Last month former European Commissioner Charles McCreevy joined the board of NBNK Investments PLC, a new investment vehicle which according to media reports aims to “buy banking assets that are being sold off by banks for regulatory reasons”. McCreevy’s salary will be between 61,000 and 122,000 euro per year depending on “NBNK achieving a major acquisition. McCreevy is also reported to hold 20,000 shares.”
It is unclear whether McCreevy has informed the Commission about this new job, but it seems obvious that it violates the Code of Conduct for Commissioners as it is clearly related to the content of McCreevy’s portfolio as a Commissioner.
McCreevy was the EU’s Commissioner for Internal Market and Services from 2004 to February 2010. During his term a vast liberalisation of the financial sector took place in the EU. All the EU regulatory bodies reported to him, the supreme regulator of the EU financial markets. He was widely criticised as one of the main architects of a deregulated, unprotected financial system that inevitably led to the current crisis. After the crisis erupted, McCreevy admitted that the Commission had paid too much attention to the ‘selling’ side and ‘to those with the biggest lobby budgets’.
Was that a sincere recognition of an error? After quitting public service, McCreevy seems to be joining those very same powerful, wealthy lobbyists. His partner in the new banking company is Lord Levene, former chair and current employee of the insurance giant Lloyd’s and current chairman of the lobby group International Financial Services, London (IFSL). IFSL lobbied DG Internal Market under McCreevy (submitting consultation contributions for example).
As a commissioner, McCreevy was very receptive to Lloyd’s invitations. He also gave his consent on continued state subsidies to the company. Lloyd’s has also heavily lobbied McCreevy on the legislative dossiers around solvency rules. According to the company, Lloyd’s had ‘regular direct communication and dialogue’ with the unit on pensions and insurance of McCreevy’s DG Internal Market. Through its participation in expert groups, Lloyd’s says it had exerted substantial influence on policies. These facts make the question of when exactly McCreevy’s new job was arranged crucial.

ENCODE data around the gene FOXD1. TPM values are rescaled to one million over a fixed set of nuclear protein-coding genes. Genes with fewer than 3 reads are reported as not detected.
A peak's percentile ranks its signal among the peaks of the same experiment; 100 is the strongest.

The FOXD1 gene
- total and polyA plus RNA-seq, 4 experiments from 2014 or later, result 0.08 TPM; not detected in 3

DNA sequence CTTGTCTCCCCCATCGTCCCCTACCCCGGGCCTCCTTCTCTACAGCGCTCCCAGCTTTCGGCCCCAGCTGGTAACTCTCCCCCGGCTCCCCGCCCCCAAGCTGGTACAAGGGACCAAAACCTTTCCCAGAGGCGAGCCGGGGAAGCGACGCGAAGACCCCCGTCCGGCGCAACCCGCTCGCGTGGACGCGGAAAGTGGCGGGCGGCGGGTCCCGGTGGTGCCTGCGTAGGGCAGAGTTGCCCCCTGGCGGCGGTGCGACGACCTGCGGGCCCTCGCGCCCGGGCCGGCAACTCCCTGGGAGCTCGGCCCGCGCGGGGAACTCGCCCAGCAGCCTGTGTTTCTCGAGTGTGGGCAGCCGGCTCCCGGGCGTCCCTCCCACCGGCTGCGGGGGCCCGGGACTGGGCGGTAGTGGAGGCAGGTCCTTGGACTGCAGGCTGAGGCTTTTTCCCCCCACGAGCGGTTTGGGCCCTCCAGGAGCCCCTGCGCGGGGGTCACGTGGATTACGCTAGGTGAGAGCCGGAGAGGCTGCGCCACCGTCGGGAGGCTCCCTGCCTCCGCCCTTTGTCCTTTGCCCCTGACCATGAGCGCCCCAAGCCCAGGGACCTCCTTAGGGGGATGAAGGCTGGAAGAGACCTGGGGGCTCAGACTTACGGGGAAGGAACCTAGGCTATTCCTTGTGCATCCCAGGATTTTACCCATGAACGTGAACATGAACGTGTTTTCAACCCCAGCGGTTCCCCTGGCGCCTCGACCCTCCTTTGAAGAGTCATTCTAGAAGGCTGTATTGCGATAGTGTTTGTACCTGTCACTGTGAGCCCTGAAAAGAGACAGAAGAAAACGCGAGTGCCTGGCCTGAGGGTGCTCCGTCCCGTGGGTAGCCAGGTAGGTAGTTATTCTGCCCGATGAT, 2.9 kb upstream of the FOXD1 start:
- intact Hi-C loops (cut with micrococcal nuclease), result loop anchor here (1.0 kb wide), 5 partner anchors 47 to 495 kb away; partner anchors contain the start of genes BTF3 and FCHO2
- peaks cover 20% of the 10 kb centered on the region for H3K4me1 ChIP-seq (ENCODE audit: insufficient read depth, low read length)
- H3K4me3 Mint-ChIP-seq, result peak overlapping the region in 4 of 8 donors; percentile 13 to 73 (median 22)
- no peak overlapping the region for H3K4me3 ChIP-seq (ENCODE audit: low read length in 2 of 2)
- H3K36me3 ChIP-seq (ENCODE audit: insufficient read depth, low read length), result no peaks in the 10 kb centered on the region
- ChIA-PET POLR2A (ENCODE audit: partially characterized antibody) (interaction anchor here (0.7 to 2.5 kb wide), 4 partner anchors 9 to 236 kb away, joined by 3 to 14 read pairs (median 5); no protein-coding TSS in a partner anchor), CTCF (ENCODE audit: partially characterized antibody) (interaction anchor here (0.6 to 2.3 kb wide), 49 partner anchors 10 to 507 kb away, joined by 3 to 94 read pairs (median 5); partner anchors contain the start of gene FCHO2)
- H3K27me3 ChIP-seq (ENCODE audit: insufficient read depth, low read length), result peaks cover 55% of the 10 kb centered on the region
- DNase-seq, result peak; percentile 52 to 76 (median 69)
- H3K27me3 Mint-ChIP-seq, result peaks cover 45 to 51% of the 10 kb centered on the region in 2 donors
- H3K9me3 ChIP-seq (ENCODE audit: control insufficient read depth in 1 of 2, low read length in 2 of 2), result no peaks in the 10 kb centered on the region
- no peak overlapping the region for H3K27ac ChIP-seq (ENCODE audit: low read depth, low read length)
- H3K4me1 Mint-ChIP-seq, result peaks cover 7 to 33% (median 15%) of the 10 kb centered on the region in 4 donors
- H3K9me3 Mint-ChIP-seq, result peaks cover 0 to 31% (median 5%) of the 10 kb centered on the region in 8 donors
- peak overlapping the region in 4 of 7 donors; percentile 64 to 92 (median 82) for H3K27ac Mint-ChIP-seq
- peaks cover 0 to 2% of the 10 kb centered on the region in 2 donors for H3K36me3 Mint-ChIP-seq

Right now, NBNK clearly aims to profit from the continuing financial crisis: its main mission is to buy branches of insurance companies and banks that have to be sold to meet the EU conditions for government bailouts. McCreevy bears serious responsibility for the financial crisis as the chief EU regulator up to February. The Dutch daily De Volkskrant last week commented that “as a director of the investment firm NBNK from the City of London, McCreevy will now indirectly profit” from the new banking rules developed in response to the financial crisis.
In the context of last week’s media and citizens’ outcry over Commissioners going through the revolving door into industry lobby jobs while still receiving generous EU payments, the European Commission should draw a line. Ex-Commissioners McCreevy and Verheugen should be stopped before cashing in on the policies they promoted, the insider knowledge they gained and the contacts they developed while in public office.
In case the Commission has not yet assessed the potential conflicts of interest with McCreevy’s involvement in NBNK it should open an investigation now.
McCreevy is among the 17 former Commissioners receiving hefty ‘farewell bonuses’ from the Commission. Any such payments for McCreevy seem entirely inappropriate considering his involvement in NBNK. McCreevy hopes to receive €32,000 per year from Ryanair (not to mention stock options) and the €61,000-122,000 from NBNK. Adding taxpayers’ money to such earnings is a slap in the face of all those suffering from the impacts of the financial crisis.
Corporate Europe Observatory last week (on the basis of EU freedom of information law) asked the European Commission to see the documents related to a possible approval of McCreevy’s new job as a banker.
More info on NBNK:
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